Information you need before you buy
Caring for Your Piano
Also see our NEW SECTION on Buying a Piano courtesy of The Acoustic & Digital Piano Buyer |
(by Larry Fine & Alden Skinner)
Temperature & Humidity
Once your new piano is in your home, find a place for it where its mechanism won't be exposed to abrupt changes in temperature. Don't put it next to a frequently opened outside door or in front of a picture window, and don't put it near heating ducts or radiators.
A temperature of 72 degrees Fahrenheit and a 40 percent humidity is ideal for a piano. Talk to a technician about controlling these factors.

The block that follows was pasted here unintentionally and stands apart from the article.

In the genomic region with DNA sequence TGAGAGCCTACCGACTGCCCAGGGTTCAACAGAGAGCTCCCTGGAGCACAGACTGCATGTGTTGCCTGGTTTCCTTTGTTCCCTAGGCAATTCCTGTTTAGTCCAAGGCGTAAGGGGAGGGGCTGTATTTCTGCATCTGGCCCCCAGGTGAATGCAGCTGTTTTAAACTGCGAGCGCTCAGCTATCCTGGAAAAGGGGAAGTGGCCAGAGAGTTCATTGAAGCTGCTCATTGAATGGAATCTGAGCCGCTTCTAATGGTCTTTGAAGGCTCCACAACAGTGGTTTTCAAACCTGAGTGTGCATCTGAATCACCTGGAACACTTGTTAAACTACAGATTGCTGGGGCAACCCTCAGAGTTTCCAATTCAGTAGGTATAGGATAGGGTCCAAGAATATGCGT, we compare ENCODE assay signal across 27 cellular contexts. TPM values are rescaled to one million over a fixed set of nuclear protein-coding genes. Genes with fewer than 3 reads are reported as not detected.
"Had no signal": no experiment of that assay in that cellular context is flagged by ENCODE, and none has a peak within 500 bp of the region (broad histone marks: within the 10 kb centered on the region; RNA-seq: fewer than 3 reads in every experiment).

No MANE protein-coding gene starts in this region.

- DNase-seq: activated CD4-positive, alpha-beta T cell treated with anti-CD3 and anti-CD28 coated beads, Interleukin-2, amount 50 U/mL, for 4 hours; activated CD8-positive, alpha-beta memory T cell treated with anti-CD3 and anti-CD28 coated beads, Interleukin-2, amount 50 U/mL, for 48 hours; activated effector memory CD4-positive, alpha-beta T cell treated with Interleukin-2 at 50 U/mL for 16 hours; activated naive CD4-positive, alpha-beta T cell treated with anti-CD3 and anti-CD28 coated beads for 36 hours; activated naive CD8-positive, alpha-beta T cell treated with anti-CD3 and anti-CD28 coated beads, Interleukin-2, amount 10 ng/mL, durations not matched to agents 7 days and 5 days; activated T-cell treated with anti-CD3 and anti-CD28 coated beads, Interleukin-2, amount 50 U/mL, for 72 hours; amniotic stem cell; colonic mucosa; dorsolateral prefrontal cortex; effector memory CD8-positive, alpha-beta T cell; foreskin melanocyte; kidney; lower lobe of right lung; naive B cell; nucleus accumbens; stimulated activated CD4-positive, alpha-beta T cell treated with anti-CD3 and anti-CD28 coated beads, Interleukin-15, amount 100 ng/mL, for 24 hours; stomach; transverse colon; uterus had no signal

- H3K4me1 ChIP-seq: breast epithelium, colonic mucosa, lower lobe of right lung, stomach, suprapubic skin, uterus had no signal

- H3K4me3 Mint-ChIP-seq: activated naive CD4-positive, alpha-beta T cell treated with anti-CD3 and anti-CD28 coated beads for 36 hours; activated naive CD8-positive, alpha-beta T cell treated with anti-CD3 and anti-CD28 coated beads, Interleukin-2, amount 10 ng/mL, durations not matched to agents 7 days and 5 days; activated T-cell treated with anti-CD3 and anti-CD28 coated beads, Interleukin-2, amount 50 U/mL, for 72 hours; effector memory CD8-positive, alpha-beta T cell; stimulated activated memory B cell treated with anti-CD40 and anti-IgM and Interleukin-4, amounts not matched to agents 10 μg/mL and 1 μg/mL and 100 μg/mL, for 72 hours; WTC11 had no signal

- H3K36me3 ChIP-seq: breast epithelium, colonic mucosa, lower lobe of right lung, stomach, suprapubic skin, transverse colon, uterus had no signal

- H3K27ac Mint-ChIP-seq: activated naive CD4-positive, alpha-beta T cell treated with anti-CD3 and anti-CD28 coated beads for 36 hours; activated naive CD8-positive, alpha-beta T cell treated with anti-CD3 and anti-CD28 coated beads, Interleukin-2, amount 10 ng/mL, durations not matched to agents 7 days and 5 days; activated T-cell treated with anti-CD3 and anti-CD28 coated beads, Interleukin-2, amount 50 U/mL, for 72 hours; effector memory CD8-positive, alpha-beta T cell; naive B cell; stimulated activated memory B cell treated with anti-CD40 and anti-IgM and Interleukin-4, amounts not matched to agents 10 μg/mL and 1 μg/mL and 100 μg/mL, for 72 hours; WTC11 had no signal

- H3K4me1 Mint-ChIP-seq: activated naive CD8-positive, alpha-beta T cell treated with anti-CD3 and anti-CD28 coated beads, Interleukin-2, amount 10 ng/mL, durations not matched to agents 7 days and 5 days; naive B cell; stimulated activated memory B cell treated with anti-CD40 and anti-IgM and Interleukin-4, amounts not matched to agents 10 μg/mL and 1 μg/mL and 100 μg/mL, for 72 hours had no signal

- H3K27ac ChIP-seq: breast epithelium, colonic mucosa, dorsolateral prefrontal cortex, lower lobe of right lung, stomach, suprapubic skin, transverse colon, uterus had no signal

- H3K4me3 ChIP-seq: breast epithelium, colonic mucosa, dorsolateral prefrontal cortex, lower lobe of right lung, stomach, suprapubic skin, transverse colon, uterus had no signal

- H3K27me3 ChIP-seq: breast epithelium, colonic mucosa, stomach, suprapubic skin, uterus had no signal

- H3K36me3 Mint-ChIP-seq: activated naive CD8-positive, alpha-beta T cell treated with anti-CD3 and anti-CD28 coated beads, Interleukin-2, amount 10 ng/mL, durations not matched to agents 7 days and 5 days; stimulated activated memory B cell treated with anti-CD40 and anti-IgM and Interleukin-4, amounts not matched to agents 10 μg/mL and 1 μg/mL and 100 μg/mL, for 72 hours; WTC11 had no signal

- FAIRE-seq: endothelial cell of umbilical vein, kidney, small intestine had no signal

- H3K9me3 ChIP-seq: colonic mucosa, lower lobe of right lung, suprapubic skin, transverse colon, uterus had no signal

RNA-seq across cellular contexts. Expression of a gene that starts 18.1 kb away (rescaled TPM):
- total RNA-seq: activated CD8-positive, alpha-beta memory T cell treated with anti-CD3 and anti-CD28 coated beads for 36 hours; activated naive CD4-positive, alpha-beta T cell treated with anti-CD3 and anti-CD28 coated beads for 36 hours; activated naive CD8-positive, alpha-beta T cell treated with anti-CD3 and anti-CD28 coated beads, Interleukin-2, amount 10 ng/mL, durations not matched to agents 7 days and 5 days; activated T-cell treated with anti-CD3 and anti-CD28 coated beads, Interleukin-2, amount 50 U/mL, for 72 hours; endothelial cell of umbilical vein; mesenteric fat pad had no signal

After you move a piano from store to house, or to any new environment, wait a few weeks for it to become acclimated before having it tuned. The first year, tune it four times, with the change of seasons, and have it tuned at least twice a year after that. A piano's continued good performance depends on regular maintenance.
Ask your dealer for a book of care instructions for your piano. Dust the outside of the piano about once a week with a soft cloth, following the grain of the wood, and clean the keys with a sponge dampened with water or a very mild soap.
Don't tinker with the inside of the piano; don't use bug sprays or mothballs inside, and don't try to oil it yourself. Also, don't set drinks or flowers on top of the piano. If liquids spill inside, they can cause metal parts to rust and wood parts to stick. Have the inside cleaned professionally once every three years.
One of the best things you can do for your piano is play it often. Frequent use will prevent dust from accumulating, and retard rust. And anyway, isn't that why you bought it?